Until the other party has fulfilled his or her duties under the arrangement, a spouse’s unilateral withdrawal of consent from a joint petition filed for divorce is unsustainable in the statute. Since, the court held categorically that if the parties agree to file a joint petition pursuant to a compromise, they are estopped from withdrawing from the agreement. This remarkable judgment was passed by the Kerala High Court in BENNY V MINI [Matrimonial Appeal. No.1066 OF 2017] by Honourable Chief Justice A. Muhamed Mustaque and Honourable Justice C.S. Dias.
In this appeal, the court deliberated on the issue of whether it is permissible to withdraw one’s consent in a petition filed for dissolution of marriage by mutual consent which was filed pursuant to a compromise.
This appeal was a matrimonial appeal against an order of a Family Court that dismissed a joint petition after the wife withdrew her consent. The petition was filed by the husband seeking divorce. After a mediation session it was submitted that the petition would be filed jointly. The parties had decided mutually on all issues relating to custody and alimony and had also completed all formalities related to divorce. However, six weeks before the judgement was given, the wife withdrew her consent by filing an application and would not agree. The family court, therefore, dismissed the petition for divorce.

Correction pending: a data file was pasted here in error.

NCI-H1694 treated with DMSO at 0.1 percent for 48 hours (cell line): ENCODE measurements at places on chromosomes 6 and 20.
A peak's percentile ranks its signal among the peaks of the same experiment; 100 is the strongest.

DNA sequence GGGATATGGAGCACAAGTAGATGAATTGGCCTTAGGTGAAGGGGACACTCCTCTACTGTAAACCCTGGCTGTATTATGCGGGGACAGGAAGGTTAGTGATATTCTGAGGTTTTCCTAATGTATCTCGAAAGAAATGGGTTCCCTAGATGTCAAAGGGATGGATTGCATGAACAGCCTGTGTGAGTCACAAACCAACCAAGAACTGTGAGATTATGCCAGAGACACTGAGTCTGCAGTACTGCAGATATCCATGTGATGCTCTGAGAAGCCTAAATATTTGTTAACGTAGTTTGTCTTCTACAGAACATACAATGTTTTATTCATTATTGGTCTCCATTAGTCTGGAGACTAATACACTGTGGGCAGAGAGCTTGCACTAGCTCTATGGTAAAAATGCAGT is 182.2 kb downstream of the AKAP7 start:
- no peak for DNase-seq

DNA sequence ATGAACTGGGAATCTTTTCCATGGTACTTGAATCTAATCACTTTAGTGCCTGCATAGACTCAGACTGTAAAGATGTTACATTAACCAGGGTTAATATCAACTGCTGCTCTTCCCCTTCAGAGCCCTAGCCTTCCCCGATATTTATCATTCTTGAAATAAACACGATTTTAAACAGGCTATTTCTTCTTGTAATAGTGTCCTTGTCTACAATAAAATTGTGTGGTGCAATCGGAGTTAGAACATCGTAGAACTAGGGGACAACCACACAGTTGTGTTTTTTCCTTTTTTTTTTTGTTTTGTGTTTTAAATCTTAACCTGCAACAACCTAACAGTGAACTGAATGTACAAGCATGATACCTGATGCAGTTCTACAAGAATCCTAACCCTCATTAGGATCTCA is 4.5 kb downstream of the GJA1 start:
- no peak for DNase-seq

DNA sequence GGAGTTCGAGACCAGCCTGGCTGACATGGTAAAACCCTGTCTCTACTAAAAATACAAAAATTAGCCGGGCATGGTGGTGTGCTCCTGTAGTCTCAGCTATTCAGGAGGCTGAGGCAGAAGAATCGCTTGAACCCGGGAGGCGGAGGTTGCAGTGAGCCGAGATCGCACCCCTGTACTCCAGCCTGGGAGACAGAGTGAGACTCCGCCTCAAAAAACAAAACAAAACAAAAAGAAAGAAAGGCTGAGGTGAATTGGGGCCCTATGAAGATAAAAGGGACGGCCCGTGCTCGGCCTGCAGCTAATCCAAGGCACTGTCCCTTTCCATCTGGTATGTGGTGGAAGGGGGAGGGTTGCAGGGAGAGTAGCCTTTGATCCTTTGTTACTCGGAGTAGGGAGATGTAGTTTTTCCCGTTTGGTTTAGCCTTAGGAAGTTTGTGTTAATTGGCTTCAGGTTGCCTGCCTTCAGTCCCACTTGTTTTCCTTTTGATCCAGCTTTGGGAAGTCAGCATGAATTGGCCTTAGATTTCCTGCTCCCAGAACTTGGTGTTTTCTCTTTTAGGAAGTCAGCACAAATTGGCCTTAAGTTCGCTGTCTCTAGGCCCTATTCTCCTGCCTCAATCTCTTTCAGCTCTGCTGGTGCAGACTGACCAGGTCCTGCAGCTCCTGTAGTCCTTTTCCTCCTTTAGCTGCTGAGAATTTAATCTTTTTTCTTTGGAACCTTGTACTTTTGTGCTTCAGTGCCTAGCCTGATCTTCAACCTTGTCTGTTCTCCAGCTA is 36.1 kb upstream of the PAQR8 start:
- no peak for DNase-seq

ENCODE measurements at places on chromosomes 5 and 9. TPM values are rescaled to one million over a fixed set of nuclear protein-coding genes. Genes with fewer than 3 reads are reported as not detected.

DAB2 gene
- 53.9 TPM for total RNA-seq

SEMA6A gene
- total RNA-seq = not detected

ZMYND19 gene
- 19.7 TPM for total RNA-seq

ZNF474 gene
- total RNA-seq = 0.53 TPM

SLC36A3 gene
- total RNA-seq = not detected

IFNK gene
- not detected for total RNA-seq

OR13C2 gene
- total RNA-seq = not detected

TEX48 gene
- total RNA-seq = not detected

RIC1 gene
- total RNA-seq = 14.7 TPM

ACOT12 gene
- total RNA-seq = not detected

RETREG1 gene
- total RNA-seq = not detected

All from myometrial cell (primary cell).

While considering the appeal of the husband it was observed by the High Court that the husband had withdrawn his divorce petition, paid the amount of Rs 10 lakhs and entrusted the custody of the children to her as per the terms of the agreement. However, the wife still refuses to repay the alimony amount and instead argued that she had done so since the husband paid the alimony amount a few thousands less.
HC in this regard relied on Section 2 (e) of the Indian Contract Act, 1872 and stated that “the wife on getting the custody of the children and receiving the compensation was obliged to perform her part of the agreement, i.e., to give her consent for dissolution of the marriage. So, the wife has taken advantage of her own wrong and is attempting to unlawfully enrich herself which is not legal.”
A reference was made to the judgment of the Bombay High Court in Prakash Alumal Kalandari v Jahnavi Prakash Kalandari which held that when the parties agree to convert a pending petition for divorce to a petition for divorce by mutual consent, on the basis of a compromise, and on one of the parties fulfilling the terms of the compromise, the other party cannot unilaterally withdraw consent. The Court in this judgment expressed, “unilateral withdrawal of consent by the respondent, especially after the appellant has performed his part of the terms in the memorandum of agreement, is only a sharp practice which cannot be permitted or tolerated for a moment as it would shatter the faith of the litigants in the justice delivery system and make a mockery of alternative dispute resolution mechanism”
The rules of promissory estoppel prevented the wife from withdrawing her consent, according to the Court. Therefore, the Court stated, “We are of the definite opinion that the unilateral withdrawal of consent by the respondent is unsustainable in law and the Family Court erred by allowing the applications filed by the respondent and dismissing the original petition.”
Therefore, the High Court allowed the appeal filed by the husband and passed a decree of divorce.